In the next section below comes a listing of primary texts written by Du Bois as well as any related materials by him or other authors.
The following drop-down menus provide an easy way to peruse the items listed on this web page; by clicking the desired selection one can jump to view its details.
Ed Pompeian is the interviewer, asking questions about Ely's Israel on the Appomattox: A Southern Experiment in Black Freedom from the 1790s Through the Civil War (NY: Knopf, 2004). Students of Atlanta University gathered data for this report, which Du Bois acknowledged within the document.
The interview is posted at the History News Network site (sponsored by George Mason University): Negro in the Black Belt: Some Social Sketches" [NBBS]. • The Boston Evening Transcript (7 June 1899: p.10, col.5) printed a summary of the NBBS entitled "A Study of the Negro; Interesting Sketch of Types in the South".
• In the New York Times (17 July 1899; p.3) an anonymous writer published a review of the NBBS.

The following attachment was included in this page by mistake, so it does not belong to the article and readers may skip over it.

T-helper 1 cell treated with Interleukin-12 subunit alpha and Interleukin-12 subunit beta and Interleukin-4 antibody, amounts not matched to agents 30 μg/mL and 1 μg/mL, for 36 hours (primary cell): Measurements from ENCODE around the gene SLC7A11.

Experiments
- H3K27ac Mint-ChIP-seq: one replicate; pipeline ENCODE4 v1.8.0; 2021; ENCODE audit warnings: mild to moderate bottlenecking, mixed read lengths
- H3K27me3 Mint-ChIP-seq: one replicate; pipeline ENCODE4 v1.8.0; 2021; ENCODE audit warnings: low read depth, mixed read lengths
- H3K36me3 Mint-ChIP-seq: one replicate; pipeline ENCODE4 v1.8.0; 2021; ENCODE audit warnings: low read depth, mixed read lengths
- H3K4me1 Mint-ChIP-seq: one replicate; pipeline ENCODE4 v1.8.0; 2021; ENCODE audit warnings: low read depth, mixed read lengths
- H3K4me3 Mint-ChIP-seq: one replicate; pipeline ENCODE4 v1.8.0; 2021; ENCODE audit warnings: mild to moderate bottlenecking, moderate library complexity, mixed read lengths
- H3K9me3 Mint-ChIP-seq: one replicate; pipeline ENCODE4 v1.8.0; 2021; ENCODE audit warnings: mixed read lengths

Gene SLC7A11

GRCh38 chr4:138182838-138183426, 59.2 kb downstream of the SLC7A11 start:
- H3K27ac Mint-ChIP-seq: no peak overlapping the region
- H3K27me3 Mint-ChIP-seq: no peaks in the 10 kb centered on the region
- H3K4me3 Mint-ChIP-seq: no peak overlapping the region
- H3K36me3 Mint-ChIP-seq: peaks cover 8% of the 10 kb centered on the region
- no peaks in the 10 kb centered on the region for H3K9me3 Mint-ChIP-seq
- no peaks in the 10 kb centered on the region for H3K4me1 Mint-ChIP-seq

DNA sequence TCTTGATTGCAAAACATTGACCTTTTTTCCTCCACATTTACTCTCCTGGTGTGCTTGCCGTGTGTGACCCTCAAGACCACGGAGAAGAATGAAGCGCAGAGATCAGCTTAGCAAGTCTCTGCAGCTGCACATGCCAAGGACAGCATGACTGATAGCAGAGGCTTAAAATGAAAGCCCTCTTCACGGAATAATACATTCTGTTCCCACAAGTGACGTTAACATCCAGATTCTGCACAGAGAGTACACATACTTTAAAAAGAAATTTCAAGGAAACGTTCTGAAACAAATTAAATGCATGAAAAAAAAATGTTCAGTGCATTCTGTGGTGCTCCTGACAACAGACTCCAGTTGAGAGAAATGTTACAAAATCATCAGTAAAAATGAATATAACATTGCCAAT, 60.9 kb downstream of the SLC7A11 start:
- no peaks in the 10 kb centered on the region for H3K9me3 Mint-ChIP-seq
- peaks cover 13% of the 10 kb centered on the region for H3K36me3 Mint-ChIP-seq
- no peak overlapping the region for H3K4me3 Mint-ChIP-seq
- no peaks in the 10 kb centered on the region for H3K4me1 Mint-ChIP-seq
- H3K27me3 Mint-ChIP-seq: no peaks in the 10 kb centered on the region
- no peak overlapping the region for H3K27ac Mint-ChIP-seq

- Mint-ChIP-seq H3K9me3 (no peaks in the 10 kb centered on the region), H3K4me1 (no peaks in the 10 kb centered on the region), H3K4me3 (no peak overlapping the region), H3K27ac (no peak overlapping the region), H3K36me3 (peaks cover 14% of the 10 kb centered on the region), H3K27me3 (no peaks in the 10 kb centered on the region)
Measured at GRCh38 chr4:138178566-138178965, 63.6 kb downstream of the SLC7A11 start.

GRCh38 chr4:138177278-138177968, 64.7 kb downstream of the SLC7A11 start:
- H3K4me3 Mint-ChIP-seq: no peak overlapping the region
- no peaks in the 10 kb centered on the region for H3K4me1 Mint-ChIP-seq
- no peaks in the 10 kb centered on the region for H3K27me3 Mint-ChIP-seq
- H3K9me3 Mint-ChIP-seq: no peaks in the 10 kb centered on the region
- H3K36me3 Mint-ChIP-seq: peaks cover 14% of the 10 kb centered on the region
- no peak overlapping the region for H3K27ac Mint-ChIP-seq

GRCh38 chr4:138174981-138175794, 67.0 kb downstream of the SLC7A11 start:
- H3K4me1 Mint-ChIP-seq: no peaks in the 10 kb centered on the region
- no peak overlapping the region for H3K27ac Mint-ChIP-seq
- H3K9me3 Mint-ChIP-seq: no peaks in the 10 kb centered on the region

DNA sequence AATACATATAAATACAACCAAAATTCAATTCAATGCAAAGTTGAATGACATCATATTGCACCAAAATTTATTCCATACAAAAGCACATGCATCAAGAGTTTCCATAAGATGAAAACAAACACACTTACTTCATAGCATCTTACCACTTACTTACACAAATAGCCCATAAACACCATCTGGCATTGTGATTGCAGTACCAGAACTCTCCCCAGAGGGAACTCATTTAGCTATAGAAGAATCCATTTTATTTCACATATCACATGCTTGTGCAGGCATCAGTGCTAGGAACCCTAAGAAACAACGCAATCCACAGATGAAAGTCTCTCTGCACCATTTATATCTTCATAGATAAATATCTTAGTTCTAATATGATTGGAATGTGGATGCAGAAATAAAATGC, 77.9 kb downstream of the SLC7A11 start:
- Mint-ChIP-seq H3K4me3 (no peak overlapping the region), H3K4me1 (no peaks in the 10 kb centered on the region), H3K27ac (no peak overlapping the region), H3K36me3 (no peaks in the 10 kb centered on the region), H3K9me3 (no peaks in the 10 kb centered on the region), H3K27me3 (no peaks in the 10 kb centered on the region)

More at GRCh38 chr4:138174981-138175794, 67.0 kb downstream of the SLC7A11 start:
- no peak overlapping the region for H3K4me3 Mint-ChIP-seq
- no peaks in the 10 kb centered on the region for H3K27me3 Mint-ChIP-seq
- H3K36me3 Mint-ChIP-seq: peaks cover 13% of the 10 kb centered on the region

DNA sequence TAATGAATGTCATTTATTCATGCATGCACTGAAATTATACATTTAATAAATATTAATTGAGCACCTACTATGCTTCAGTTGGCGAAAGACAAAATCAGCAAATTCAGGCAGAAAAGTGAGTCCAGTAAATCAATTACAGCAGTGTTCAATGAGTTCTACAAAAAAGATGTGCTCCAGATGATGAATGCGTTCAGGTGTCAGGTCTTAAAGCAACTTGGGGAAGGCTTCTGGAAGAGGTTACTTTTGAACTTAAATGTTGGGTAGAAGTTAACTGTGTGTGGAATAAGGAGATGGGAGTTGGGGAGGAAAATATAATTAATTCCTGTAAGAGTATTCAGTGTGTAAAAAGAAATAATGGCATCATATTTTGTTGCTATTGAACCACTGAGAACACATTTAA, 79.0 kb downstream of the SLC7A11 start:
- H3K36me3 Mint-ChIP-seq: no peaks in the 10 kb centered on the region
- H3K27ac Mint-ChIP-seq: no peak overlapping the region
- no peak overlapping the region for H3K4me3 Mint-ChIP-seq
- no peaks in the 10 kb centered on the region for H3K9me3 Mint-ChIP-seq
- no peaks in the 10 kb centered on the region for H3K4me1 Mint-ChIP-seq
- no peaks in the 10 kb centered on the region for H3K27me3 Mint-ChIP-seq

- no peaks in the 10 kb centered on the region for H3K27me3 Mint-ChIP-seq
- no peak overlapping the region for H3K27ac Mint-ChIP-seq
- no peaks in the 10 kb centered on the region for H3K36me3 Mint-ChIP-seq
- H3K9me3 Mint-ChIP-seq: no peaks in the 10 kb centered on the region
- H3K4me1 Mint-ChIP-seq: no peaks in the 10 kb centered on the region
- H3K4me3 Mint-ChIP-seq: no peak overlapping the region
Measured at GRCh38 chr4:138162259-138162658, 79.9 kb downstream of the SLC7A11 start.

Entitled "Negro Life in the South" , the news article contained an extensive set of subtitles: "A Study of the Residents of the Georgia 'Black Belt.' Much Depravity Is Found. of Interior Annual Report, FY Ending 1901; Report of the Commissioner of Education, v.1 (1902): pp.731-859. In general, Edgerton commended the new data published in the report by Willcox and Du Bois, as well as the useful ways in which the presentation of the data made comparisons over time and region easier (p. He made suggestions about data that should be collected during later censuses."The Renaissance of Ethics: A Critical Comparison of Scholastic and Modern Ethics." 1889. JWJ MSS 8, Box 3, Folder 57)[Finding Aid], which is housed at the Beinecke Rare Book & Manuscript Library, Yale University.Du Bois wrote this essay as a Harvard undergraduate for Philosophy IV, a class taught by William James. TROE is a hand-written essay spanning 51 pages of text.It was a "Special to the Transcript" written by someone named "Lincoln" and included several long quotations from the NBBS.The article also presented the following biographical sketch: Dr.In general, the works contained below are arranged in chronological order from earliest to latest.The first section below presents links to online bibliographies of Du Bois's works as well as links to web pages describing the collections of his works at various physical repositories.The former has articles on the Italians in Chicago, and on the Anthracite Mine Laborers, while the latter treats in a special paper of the Negroes of Farmville.These special studies are a valuable supplement to the general statistics published by the Department of Labor as well as by the Census Bureau for the entire country.Note that only the metadata description can be searched (not the items themselves). Du Bois Papers" (The Crisis, 1980) provides an interesting account of how a multitude of Du Bois's written works, including correspondence as well as published and unpublished documents, came to be archived at the University of Massachusetts, Amherst library. The content list basically parallels those of the 1981 Guid • Later materials added to the collection are contained in "Series 22. Dubois Collection (JWJ MSS 8) of correspondence and drafts of various works.For more information visit my intra-site About page. Mc Donnell also describes how individual papers were carefully organized (or even reassembled from scattered pages) and laboriously processed for storage on microfilm. Additions to the Du Bois Papers." [as printed in the PDF file]. Photographs" are categorized differently than the 1981 Finding Aid—the latter more typically listing the photos by the name of the persons photographed. Memorabilia" section and "Series 19: Audiovisual" section (as printed in the PDF file) are presented with less detail than the 1981 Finding Aid. In the words of the Beinecke Library staff: the collection "contains items presented to the James Weldon Johnson Collection by Mr.